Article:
UCLA football keeps defense, weather conditions in mind ahead of Washington matchup
UCLA football senior quarterback Dorian Thompson-Robinson is coming off his worst passing game of the season last week against Arizona, throwing for a season-low 82 yards with a 42.1% completion percentage. (Lauren Man/Daily Bruin senior staff)
Saturday, 5:30 p.m.
By Jon Christon
Oct. 14, 2021 12:24 a.m.
The Bruins will end their first and only two-game road trip of the season in uncharted waters – literally.
A week after its victorious voyage to the desert, UCLA football (4-2, 2-1 Pac-12) will play its second consecutive away contest when it heads to Seattle to take on Washington (2-3, 1-1) on Saturday. After six straight games with clear skies to open their campaign, the Bruins will encounter the wet and rainy Pacific Northwest in their first trip to Husky Stadium since 2017.
“We try to simulate it as much as we can in practice, but obviously, we can’t simulate the rain,” coach Chip Kelly said. “We can’t control the environment, but the game is the game – the environment for them is the same environment for us.”
Kelly added that his team has broken out wet ball security drills in preparation for the weather Saturday.
The four years since UCLA’s last visit marks the second-longest hiatus to a conference rival’s home turf, second to its five-year break from traveling to Corvallis, Oregon.
Of the 34 Bruins that played in Seattle four years ago, only three remain on the current roster: senior defensive backs Mo Osling III and Quentin Lake as well as senior defensive lineman Martin Andrus Jr. Despite having limited experience playing at Husky Stadium, UCLA does have two players who have suited up for the purple and gold in the past.
A pair of transfers, redshirt freshman quarterback Ethan Garbers and redshirt junior wide receiver Colson Yankoff, each spent a season with Washington before moving to Westwood after their freshman years.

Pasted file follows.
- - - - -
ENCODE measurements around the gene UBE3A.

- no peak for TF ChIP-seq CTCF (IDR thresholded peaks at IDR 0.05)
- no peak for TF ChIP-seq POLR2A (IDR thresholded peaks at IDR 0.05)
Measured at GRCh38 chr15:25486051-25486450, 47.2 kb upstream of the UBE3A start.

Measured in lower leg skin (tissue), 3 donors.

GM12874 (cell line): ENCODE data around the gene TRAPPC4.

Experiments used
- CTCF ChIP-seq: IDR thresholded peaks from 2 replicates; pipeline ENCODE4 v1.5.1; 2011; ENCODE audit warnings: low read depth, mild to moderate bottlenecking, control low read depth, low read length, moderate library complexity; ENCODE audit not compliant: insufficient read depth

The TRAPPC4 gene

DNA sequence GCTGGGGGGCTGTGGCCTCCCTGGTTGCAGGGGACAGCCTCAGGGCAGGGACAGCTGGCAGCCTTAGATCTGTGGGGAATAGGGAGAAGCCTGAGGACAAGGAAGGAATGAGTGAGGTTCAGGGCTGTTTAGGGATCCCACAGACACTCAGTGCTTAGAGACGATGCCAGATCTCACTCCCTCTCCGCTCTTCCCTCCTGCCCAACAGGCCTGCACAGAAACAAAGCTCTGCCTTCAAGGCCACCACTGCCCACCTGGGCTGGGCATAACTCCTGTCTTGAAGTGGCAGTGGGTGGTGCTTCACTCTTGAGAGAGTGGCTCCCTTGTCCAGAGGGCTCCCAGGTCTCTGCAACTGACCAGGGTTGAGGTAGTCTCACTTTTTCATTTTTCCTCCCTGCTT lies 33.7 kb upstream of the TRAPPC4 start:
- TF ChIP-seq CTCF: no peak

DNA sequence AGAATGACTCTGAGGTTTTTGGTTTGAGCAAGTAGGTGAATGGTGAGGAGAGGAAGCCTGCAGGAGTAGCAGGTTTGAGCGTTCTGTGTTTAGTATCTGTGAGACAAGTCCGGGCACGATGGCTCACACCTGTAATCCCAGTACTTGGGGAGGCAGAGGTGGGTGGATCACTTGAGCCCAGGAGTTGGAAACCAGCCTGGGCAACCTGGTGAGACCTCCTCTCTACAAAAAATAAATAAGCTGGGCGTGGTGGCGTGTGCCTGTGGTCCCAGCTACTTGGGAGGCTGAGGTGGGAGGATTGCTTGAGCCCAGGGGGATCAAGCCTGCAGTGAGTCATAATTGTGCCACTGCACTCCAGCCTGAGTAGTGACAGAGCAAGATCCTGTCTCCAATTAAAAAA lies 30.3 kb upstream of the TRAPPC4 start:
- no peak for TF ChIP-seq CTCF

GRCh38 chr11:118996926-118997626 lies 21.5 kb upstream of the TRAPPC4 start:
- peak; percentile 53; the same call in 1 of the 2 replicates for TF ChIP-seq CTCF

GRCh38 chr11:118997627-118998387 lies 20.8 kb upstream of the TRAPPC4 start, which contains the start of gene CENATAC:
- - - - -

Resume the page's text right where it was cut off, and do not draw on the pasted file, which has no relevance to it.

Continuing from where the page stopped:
Senior quarterback Dorian Thompson-Robinson said he’s been able to pick Garbers’ mind about Washington’s playstyle ahead of his first career road game against the Huskies.
“I talked to Garbs about it a little bit, and he’s kind of giving me some tips and clues since he was on their scout team going against their 1s defense at his time there,” Thompson-Robinson said.
As the Husky scout team quarterback a year ago, Garbers’ time on Puget Sound coincided with the first season of Jimmy Lake’s head coaching tenure. Lake started with a 3-1 record and a Pac-12 North Division title in 2020 but has since lost three of his first five games to open the new campaign, including a defeat to FCS school Montana.
Kelly said Lake-coached teams are dangerous regardless of what their record says.
“They play a physical brand of football on both sides of the ball. They kind of emulate (Lake’s) mindset, and they’re doing what he wants them to do,” Kelly said. “They have a lot of passion when they play football, and I think that comes from their coach.”
In a year and a half under Lake, the Huskies have ranked atop the Pac-12 in yards allowed per game, and so far in 2021, Washington also ranks second in the conference in scoring defense and first in passing defense.
Thompson-Robinson, who is coming off a season-low 82 passing yards against Arizona, said going against the top-ranked Husky defense presents a similar challenge to the one they faced a week ago.
Arizona was the nation’s 18th-best passing defense entering its matchup against UCLA but now clocks in at No. 6, bested in the Pac-12 by Washington’s tied-for-third-ranked 147.2 passing yards allowed per game.
“(The Huskies) play very sound defense, and so when you play very sound, it’s very hard to take big shots and big (explosive) plays,” Thompson-Robinson said. “They’re going to make you take whatever they give you. … That’s the best way to attack them going into this week.”
While the Huskies pace the conference defensively, they rank 10th in the Pac-12 in yards per game and eighth with 24.6 points per game on the offensive side of the ball.
Unlike 2017, when Washington ran for 333 yards compared to 109 yards passing in its win over UCLA, the Huskies currently gain most of their yards through the air. With the third-highest passing yards to total yards ratio in the conference, 253.2 of Washington’s 357 total yards per game come from the passing game.
Redshirt freshman linebacker Myles Jackson said improvement from the Bruins’ defense – which ranks dead last in the Pac-12 and 126th in the nation in pass defense – starts with the team’s mindset heading into its matchup against the Huskies.
“We have to believe in ourselves first and trust in our teammates,” Jackson said. “We have enough love and belief in ourselves to know that when we execute and do it the right way, we can get it done, no matter what game plan the coaches give us.”
Along with the new climate, the trip to Husky Stadium could also mark the largest opposing crowd UCLA will face all season, as Washington averaged over 66,500 fans over a five-year average from 2015 to 2019 – the highest in the Pac-12.
Thompson-Robinson said he’s excited about playing in a hostile environment, rain and crowd noise included.
“I don’t think there’s really any way you can prepare for that,” Thompson-Robinson said. “It should be a fun atmosphere to play in.”